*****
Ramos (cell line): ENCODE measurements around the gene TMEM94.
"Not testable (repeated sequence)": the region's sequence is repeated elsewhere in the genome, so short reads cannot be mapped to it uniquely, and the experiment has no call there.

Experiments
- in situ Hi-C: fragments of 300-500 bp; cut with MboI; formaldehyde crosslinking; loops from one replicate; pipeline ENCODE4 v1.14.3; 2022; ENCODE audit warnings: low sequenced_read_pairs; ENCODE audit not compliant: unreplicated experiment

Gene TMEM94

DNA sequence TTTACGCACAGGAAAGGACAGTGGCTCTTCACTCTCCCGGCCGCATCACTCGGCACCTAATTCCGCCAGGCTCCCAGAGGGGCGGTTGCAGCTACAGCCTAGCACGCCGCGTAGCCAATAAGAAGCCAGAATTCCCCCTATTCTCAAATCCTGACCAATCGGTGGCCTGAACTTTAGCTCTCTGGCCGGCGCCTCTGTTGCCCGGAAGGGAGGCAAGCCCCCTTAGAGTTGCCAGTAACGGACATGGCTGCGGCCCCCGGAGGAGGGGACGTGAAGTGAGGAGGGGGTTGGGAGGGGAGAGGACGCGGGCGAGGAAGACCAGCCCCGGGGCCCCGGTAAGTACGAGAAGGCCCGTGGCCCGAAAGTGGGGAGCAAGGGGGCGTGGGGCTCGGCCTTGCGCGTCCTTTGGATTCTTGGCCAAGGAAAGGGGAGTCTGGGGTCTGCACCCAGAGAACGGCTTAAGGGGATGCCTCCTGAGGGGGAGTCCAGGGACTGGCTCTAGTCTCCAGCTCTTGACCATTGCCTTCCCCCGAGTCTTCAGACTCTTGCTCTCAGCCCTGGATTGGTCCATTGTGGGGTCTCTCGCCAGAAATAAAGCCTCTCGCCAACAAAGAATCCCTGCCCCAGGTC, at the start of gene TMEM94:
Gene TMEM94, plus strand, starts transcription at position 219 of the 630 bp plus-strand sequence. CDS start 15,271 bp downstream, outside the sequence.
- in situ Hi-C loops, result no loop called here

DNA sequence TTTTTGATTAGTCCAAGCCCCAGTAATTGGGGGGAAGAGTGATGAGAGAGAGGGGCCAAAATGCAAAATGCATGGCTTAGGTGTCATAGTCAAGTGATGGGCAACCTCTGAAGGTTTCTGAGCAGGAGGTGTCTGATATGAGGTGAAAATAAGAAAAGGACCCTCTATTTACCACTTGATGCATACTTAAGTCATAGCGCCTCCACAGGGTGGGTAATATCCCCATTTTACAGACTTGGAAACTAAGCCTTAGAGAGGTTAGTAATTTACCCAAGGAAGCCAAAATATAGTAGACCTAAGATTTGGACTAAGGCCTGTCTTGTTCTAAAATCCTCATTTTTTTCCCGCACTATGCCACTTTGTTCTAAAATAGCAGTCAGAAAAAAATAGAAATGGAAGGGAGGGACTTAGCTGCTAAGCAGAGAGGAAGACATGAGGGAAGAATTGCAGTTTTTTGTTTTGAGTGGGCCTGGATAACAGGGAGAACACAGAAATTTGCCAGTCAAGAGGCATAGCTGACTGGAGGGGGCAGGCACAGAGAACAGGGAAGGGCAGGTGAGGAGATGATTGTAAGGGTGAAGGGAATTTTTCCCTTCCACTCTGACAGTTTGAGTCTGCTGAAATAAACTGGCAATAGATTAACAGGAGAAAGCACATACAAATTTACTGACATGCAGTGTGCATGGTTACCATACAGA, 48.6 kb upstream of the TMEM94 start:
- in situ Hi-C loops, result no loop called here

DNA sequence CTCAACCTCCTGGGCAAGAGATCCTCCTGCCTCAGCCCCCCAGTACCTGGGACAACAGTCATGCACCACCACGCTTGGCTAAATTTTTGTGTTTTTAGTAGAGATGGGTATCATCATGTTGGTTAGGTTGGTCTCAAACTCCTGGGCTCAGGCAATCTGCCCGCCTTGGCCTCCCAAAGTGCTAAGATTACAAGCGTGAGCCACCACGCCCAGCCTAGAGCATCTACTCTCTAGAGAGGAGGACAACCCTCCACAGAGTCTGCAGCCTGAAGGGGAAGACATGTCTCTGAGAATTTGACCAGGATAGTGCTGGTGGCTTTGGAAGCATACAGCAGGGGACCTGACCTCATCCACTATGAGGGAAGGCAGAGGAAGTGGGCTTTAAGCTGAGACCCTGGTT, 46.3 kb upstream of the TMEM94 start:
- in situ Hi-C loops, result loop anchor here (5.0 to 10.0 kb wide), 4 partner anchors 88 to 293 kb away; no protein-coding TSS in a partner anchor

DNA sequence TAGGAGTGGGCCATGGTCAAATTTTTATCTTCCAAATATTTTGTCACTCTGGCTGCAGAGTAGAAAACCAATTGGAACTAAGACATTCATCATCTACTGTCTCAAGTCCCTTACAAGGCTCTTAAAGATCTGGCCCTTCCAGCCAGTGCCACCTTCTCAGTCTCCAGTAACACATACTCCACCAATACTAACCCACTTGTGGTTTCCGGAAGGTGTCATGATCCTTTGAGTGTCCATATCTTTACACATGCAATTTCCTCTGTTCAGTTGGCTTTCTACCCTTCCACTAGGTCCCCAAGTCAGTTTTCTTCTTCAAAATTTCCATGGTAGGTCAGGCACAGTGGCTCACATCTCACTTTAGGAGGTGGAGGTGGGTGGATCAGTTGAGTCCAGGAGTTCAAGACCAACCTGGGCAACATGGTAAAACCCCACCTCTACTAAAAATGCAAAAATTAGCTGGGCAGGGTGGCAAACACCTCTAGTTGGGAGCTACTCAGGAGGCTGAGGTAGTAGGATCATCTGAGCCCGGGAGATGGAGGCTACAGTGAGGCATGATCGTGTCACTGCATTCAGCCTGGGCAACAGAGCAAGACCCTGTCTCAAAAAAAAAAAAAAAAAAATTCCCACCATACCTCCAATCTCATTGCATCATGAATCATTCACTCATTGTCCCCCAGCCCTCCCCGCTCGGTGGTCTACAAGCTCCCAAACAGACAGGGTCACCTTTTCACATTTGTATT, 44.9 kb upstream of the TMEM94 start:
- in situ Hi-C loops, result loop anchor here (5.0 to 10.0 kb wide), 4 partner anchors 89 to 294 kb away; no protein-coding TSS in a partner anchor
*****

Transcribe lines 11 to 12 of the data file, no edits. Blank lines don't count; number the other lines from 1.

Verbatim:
DNA sequence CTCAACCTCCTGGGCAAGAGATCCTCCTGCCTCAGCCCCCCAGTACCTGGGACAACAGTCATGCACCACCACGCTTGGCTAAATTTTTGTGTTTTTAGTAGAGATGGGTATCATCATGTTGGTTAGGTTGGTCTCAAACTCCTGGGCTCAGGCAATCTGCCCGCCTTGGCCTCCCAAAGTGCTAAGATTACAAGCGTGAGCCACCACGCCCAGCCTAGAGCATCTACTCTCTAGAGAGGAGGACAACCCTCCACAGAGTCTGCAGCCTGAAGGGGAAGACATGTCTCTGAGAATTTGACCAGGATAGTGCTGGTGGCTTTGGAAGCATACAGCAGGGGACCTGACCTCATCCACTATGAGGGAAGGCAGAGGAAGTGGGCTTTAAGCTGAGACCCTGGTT, 46.3 kb upstream of the TMEM94 start:
- in situ Hi-C loops, result loop anchor here (5.0 to 10.0 kb wide), 4 partner anchors 88 to 293 kb away; no protein-coding TSS in a partner anchor